“You are no better than anyone out there and nobody out there is better than you.” This is one of my favorite sayings, taught to me by my father many years back. I find myself repeating this phrase often, in times when someone is putting another down, is judging someone, is acting superior to others, is being a bully, or is condescending. It’s a phrase that emphasizes equality and teaches humility. Without equality there is an imbalance. Where there is imbalance there is no justice.
There are many questions that arise and there are many people who become involved in every bullying scenario. You may be asking yourself, how do we stop bullying from taking place in our schools? Is it the parent’s job to teach compassion? Is it the teacher’s responsibility to make sure it doesn’t happen in their classrooms? Is it the school counselor’s job to find out what is behind the need to bully? Is it the vice principles job to discipline every incident that occurs? Is it the principles job to create a no tolerance policy? It takes everyone, coming together as a team, working towards the same cause, dedicated to the cessation of bullying.
Most schools have addressed the issue of bullying by putting into place an, “Anti Bullying Policy.” However, most schools know that bullying does still occur in their schools. On May 12th 2010, Governor Jim Doyle signed Senate Bill 154, which required school districts that did not already have bullying policies, to either craft one, or adopt a model policy offered by the Wisconsin Department of Public Instruction. Wisconsin’s Department of Public Instruction has an abundance of resources for developing “safe and respectful” schools. The website is: http://dpi.wi.gov/sspw/safeschool.html There are also two state laws that cover bullying in Wisconsin; Statutes 118.3, which is the policy that prohibits pupil discrimination and Wisconsin Statutes 118.46. which is the policy on bullying.
Clearly the state of Wisconsin recognizes the seriousness of bullying within our school systems and is making efforts to outline effective school guidelines.
Parents however, do not have a guideline on how to help their children when they’ve been bullied, and thus are often at a loss for answers. They may first notice changes in their child’s behavior at home and not know what to attribute it to. Some common symptoms parents may notice are the following; lack of appetite, isolation, sadness, anxiety, short temperament, lack of interest in previous hobbies, skipping school and even cutting. Seeing these new symptoms often sends parents on a search for answers. Unfortunately, as a result of the shame that comes along with being victimized, children often do not reveal that they are being bullied. Children often feel ashamed that they are not stronger, more popular, or able to stand off the attacks. They may fear intimidation and retaliation if they tell the school or parents. A bullied child’s self-esteem often plummets; they question their abilities, at times turning their feelings inward and even hating themselves. The isolation feeds their despair and the negative feelings multiply, eventually creating a fear that the bullying will never end. In the most severe and persistent bullying cases, the bullied child may turn to suicide, in a desperate attempt to make it all go away.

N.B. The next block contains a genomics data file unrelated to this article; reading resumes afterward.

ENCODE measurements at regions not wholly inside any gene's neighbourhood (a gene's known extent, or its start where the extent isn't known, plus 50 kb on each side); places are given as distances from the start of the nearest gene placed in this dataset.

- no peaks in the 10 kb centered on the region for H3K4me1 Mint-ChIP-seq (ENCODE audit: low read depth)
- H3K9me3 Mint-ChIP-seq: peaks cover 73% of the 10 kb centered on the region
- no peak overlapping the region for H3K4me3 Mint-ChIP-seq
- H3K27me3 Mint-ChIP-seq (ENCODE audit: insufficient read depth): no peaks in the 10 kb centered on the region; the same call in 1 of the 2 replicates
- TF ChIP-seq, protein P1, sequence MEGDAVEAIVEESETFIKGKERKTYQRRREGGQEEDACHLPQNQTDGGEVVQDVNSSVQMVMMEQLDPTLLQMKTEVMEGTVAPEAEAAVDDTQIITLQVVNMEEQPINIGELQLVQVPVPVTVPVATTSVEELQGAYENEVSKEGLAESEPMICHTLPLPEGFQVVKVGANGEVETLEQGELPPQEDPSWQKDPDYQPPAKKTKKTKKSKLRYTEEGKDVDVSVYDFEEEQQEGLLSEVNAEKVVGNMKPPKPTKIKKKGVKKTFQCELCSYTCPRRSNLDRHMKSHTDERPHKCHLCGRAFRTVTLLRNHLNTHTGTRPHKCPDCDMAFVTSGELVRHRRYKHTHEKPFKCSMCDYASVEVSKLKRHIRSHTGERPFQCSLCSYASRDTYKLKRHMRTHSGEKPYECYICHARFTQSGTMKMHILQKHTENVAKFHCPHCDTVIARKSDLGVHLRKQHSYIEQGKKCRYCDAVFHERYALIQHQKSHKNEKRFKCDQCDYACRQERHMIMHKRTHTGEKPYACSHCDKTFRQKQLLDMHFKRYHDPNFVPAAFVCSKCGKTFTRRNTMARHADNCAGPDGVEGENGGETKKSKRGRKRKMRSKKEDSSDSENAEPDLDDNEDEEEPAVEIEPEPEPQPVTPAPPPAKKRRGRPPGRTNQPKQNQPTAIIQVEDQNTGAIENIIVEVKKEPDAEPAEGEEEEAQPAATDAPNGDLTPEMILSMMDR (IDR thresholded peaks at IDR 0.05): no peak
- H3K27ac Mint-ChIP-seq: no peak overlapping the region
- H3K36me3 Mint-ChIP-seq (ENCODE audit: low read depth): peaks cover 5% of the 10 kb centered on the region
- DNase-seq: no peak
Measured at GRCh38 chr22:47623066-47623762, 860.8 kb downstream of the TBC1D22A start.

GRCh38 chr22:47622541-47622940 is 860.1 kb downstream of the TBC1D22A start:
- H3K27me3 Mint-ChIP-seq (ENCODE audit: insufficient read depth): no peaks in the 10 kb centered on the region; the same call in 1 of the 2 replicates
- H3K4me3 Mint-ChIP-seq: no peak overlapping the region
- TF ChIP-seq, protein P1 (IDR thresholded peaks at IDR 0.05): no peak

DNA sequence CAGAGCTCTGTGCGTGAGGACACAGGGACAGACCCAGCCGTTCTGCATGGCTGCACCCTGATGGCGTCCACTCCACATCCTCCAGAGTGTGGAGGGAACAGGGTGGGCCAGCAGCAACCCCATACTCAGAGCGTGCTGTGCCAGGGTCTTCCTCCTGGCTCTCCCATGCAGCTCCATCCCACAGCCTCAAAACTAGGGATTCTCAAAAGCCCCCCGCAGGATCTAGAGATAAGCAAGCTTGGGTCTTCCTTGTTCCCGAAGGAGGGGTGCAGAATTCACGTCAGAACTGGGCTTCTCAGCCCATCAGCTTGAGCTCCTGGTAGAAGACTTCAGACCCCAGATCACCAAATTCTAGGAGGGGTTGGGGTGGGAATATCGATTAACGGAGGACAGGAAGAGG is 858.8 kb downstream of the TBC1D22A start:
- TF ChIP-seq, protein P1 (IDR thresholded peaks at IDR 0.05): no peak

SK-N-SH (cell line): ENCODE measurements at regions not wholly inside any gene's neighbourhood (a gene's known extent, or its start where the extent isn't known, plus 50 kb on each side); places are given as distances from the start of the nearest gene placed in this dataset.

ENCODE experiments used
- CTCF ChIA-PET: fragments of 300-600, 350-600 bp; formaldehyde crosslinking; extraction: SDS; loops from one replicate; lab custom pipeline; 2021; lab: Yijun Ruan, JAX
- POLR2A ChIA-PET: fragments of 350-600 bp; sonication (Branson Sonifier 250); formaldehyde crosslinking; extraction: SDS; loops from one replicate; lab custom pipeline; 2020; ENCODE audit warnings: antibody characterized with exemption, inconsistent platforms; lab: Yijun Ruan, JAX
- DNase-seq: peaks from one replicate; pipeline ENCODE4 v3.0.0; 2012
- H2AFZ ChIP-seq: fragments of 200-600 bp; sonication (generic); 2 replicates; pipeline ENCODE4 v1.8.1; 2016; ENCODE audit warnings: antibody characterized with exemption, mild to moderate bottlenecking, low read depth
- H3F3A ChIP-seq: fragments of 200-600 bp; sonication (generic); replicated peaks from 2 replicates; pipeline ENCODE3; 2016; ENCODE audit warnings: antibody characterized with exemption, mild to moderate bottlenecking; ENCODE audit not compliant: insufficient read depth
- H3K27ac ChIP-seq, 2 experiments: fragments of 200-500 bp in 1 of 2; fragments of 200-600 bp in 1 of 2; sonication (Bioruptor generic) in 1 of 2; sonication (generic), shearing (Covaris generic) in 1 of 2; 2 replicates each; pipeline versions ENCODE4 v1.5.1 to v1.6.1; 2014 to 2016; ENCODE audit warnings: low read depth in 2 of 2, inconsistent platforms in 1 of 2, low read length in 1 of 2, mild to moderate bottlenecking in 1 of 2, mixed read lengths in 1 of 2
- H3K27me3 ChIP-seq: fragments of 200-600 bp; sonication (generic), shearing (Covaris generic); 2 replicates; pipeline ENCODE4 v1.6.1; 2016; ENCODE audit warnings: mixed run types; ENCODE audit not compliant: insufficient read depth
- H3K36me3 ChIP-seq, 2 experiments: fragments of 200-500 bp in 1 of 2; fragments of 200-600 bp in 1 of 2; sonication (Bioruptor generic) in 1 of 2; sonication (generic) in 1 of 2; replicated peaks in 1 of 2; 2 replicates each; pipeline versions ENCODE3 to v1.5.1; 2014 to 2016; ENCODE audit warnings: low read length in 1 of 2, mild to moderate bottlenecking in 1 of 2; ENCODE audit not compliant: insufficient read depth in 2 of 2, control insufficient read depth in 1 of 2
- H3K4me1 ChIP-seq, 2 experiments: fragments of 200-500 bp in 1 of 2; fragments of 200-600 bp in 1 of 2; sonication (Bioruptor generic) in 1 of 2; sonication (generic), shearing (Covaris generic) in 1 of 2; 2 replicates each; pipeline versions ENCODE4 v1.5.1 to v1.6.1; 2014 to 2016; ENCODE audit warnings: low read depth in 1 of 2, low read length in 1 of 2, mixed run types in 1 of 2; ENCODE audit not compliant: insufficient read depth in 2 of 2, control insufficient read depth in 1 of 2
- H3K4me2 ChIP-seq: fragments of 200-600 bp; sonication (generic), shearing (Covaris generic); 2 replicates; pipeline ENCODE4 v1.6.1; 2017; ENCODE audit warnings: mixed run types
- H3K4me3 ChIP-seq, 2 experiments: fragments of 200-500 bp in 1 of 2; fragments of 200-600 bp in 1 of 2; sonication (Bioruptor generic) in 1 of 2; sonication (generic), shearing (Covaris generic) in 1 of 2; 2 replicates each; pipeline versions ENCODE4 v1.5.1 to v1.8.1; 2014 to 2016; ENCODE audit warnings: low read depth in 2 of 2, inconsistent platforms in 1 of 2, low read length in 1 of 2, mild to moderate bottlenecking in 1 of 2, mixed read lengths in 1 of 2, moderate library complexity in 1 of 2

If we are aware of the conditions that breed bullies, and are aware of the signs in identifying potential bullies, we have the collective ability to prevent children from turning into future bullies. One precursor of children that bully others is an unstable home life. Children, whom are neglected, mistreated, witness violence in their home or have unpredictable home lives, often take their feelings to school with them. The negative energy that they’ve absorbed in their home life is taken out on their peers at school. These children and their families would greatly benefit from changing the unhealthy family dynamics. However, bullies do not only originate from unsettled homes; bullies can also cultivate after they themselves have been bullied. This is a child’s way to retaliate, to get revenge, and to feel strong again. These children need help finding a healthy outlet for their anger, hurt, and resentments. Involving these children in anti-bullying events, where they can tell their story, is a way for them to express their feelings in a healthy way that also helps others. Some of the signs to look at when evaluating if your child is a bully are the following; they may be disrespectful at home, have a hard time following rules or direction, become easily frustrated, have friends who bully others, get excited about violence, and have little parental involvement. Being aware of these behaviors, reaching out to your child and to his school would be crucial steps in getting your child the help he or she needs. Help put an end to the violence.
The effects of being bullied hits a child on many levels; it can affect a child’s social life, their physical safety, it affects them psychologically and it affects their ability to focus in their academics. The more support a bullied child gets the better. Therapy is helpful to teach children self-confidence, self-understanding, self-respect and appropriate response and coping. Help is needed to encourage them to have a voice again.
You can find more information on this topic at http://www.respectcounseling.com
Lets all do our part in the battle against bullying. Keep your eyes pealed for signs, engage in conversations with children, and be an advocate in ending the torment.
Take care and respect one another.